RECOGNIZING THE QUALITY OF
BURROWS CAVE ART
by Dr. Beverly Moseley
Midwestern Epigraphic Society, Columbus, Ohio
The purpose of this brief note is to reply to the frequently mentioned criticism that the Burrows Cave artifacts must be fakes because the artwork is too crude and amateurish to be the product of Mediterranean visitors to ancient America. I am not certain that there is any validity of this argument in the first place, a question that the reader can evaluate from our recent publications. Nevertheless, as an educated, professional artist who has had a lengthy career as a designer and builder of 18 museums, I wish to offer my observations about the photographic technique and crude sketching that formed the basis for the original argument.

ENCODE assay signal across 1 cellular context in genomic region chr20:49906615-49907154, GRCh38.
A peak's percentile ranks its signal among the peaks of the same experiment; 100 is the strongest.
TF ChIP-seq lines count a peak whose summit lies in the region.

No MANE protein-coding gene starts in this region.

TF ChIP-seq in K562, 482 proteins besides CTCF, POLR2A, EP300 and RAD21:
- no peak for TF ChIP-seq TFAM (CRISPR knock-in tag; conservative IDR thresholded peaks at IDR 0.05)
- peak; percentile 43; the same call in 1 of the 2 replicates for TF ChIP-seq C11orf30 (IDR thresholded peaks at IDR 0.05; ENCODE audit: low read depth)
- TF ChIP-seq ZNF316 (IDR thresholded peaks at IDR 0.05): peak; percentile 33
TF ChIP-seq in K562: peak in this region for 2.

Virginia Hourigan contributed her time and effort to obtain approximately 1100 photographs in the field of Burrows Cave artifacts. This was a monumental task! For the most part, the objects in question are engraved pictures executed in fine line on a dark surface, making them extremely difficult it illuminate and photograph. The old method, used widely with petroglyphs, of chalking up the stones for better readability was employed on or before she began taking the photographs. The distortion attained by the use of white powder can be clearly seen in Figures 1-4. The drawings representing Burrows Cave artifacts were rough sketches from the Hourigan collection. Let us not underrate the Burrows Cave art in this crude manner! Good photo enhancement technique can be used to reflect the true nature of the art in question.
Back to MESOP